Step 10. Put the two skirt pieces together, right sides facing, so the tops, sides, and bottoms of both pieces align. Sew a seam about 1/4″ in on both sides, through both layers of fabric. Finish the edge with a zigzag stitch to keep it from fraying too much.
Step 11. Sew the bottom hem. I sewed a quick zigzag around the edge and then folded it under about 14″ and stitched it down. I am sure I have fancy stitches on my sewing machine which could do a better job, but I didn’t feel like figuring that out today.
The skirt portion is done! You can leave it as is, or attach it to some kind of clothing. I used a bodysuit.
Step 12. Pin the skirt in the desired location. I lined up side seams on the bodysuit and skirt. I looked at another of Miss C’s dresses to figure out the waist height. I folded the bodysuit in half to make sure the two sides were even. They were, even though the photo looks a little off. I put another 3 pins on the front and 3 on the back, evenly spaced.
Step 13. Sew the skirt to the bodysuit (or t-shirt.) I started at a side seam and sewed along the stitches above the elastic in the back and just above the ribbon in the front. Note: when sewing along the back you want to stretch the elastic and the bodysuit as the machine sews so there will be plenty of stretch when you are done. The front piece, with the ribbon, does not stretch.
The bodysuit dress is done!
Right about this point Miss C woke up, crying, from her short nap. At the exact same time, the toddler stopped playing quietly and told me “Mom, you need to change me. I pooped.” He knows how to use the potty. One of these days he’ll finally decide he’s ready to use it all the time.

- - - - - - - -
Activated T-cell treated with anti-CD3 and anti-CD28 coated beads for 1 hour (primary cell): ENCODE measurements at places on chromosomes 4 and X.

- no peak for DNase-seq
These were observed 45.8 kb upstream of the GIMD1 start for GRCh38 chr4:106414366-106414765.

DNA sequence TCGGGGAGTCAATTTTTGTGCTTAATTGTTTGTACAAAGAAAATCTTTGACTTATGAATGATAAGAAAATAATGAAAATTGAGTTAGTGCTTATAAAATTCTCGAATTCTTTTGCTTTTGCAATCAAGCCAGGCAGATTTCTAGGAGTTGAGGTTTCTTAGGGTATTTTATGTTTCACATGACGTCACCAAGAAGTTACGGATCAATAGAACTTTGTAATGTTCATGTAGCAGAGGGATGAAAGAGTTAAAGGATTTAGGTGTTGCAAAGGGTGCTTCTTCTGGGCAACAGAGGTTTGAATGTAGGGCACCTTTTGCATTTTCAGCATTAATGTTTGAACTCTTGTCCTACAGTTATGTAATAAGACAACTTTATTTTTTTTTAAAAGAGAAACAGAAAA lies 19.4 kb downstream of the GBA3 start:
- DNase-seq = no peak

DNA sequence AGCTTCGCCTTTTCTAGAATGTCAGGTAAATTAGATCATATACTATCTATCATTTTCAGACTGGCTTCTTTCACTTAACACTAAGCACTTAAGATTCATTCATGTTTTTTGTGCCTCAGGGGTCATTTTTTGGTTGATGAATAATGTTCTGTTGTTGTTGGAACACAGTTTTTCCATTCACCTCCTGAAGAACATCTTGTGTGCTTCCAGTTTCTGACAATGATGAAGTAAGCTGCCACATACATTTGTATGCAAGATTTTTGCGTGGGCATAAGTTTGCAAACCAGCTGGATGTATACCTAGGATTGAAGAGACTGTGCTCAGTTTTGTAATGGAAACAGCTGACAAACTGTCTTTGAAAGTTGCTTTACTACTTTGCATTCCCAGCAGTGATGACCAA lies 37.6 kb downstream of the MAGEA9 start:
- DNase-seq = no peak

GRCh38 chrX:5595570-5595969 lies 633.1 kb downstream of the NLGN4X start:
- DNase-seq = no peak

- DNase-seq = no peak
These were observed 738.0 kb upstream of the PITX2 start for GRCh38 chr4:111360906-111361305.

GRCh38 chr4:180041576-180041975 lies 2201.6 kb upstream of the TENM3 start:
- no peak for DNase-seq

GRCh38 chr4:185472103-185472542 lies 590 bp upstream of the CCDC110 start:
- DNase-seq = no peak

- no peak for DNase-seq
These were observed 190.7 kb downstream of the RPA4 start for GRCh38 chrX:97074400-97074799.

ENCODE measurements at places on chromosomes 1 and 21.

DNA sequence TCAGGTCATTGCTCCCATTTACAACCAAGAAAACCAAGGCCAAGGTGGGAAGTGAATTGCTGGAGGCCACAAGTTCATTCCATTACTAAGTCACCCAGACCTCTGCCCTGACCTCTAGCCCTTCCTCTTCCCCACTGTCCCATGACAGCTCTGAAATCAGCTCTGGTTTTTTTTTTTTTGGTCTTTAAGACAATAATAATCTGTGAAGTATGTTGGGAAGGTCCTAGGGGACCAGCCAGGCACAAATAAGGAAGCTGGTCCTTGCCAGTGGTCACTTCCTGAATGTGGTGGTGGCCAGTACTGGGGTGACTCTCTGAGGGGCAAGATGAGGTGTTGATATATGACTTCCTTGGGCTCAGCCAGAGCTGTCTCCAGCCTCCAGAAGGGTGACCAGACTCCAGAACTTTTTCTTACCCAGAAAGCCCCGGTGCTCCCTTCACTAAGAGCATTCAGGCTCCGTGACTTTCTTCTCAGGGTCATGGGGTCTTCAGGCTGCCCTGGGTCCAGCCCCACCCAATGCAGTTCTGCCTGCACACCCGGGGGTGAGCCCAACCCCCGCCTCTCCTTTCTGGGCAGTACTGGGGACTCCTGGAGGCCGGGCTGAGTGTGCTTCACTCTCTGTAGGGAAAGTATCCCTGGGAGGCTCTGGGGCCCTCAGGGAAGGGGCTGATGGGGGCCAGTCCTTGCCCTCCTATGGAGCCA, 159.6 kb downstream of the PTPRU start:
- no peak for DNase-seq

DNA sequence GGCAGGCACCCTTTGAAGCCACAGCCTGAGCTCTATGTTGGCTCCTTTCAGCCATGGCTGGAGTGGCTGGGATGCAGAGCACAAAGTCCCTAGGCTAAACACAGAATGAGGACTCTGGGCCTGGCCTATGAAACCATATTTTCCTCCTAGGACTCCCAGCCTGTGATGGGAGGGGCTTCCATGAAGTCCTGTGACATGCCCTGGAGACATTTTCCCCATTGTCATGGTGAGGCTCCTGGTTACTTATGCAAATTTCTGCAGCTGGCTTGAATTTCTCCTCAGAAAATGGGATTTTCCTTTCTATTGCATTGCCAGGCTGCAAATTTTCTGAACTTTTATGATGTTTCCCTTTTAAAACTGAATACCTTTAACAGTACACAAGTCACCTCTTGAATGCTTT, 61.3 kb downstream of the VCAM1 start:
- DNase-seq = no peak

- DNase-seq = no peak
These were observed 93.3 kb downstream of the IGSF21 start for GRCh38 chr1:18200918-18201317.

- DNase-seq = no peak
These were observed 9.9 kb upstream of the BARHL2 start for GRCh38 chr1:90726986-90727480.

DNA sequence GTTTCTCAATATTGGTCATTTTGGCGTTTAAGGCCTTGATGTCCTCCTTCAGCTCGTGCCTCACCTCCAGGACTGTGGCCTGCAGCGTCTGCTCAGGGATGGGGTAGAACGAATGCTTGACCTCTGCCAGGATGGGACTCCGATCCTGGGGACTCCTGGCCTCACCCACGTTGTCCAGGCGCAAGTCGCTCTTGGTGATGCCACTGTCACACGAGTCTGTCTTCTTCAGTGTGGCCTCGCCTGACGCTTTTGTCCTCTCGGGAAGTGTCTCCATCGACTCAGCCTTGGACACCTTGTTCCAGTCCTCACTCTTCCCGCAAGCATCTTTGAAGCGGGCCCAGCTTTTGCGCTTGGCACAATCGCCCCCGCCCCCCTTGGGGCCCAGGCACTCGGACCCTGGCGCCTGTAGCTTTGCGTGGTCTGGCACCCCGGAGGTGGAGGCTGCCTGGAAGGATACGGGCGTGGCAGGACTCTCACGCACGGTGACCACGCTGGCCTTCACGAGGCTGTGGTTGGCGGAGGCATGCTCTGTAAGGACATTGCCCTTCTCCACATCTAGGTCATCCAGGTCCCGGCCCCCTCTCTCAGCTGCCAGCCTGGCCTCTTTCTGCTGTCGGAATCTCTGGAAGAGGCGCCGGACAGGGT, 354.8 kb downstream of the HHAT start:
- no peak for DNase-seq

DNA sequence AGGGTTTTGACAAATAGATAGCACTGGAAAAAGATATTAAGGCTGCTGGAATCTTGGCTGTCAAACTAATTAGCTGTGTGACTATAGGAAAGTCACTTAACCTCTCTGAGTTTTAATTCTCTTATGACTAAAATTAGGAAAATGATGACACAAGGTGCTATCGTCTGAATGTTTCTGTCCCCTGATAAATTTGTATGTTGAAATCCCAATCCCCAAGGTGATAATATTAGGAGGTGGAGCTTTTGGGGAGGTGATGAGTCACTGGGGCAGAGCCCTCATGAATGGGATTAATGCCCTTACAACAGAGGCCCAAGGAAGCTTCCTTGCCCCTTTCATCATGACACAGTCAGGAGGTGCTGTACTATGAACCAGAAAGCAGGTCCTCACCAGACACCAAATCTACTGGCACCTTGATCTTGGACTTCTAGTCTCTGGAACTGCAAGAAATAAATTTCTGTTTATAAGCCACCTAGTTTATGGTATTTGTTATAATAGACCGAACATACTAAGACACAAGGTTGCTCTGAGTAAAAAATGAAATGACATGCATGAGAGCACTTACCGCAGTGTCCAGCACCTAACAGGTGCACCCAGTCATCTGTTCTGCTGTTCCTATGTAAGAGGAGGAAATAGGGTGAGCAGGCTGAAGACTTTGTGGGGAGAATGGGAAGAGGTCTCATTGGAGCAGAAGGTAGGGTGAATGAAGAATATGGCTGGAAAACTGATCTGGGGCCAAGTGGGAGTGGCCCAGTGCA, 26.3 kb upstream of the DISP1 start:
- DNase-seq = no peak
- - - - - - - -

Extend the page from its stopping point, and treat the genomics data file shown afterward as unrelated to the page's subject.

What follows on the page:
Step 14. Try it on. Hmm. It seems a lot looser around Miss C’s waist than I would like. Time for elastic surgery.
Step 15. Elastic surgery. I took the dress off of Miss C (that’s important!) I found the center of the back of the skirt and then lifted the skirt so I was working underneath it (wrong side.)
I used my seam ripper to very carefully make a hole, between the two rows of stitches, without nicking the elastic. I pulled the elastic out through the hole.
I snipped off the center 3″, and sewed it back together.
I took the two side seams of the skirt, gave a gentle tug, and the elastic slipped back into the hole. It’s barely visible, even if you lift up the skirt and look carefully.
The bodysuit dress after elastic surgery. The back is now narrower than the front, so the ribbon wraps around to the back a little. I actually really like it this way.
Step 16: Try it on again. It has a much more fitted shape now. I like it.
I love that this opens up all kind of color and pattern possibilities which usually aren’t available for girls. It would be fun to make some little dresses from boys’ t-shirts (of which I have plenty) so her wardrobe can have some dinosaurs, monsters, vehicles, etc. Obviously it would be fine for her to just wear boys’ clothes without any modifications, but after four boys I’m enjoying cute skirts and getting to make things for her.
Hopefully the directions make sense. I have gotten far too little sleep recently.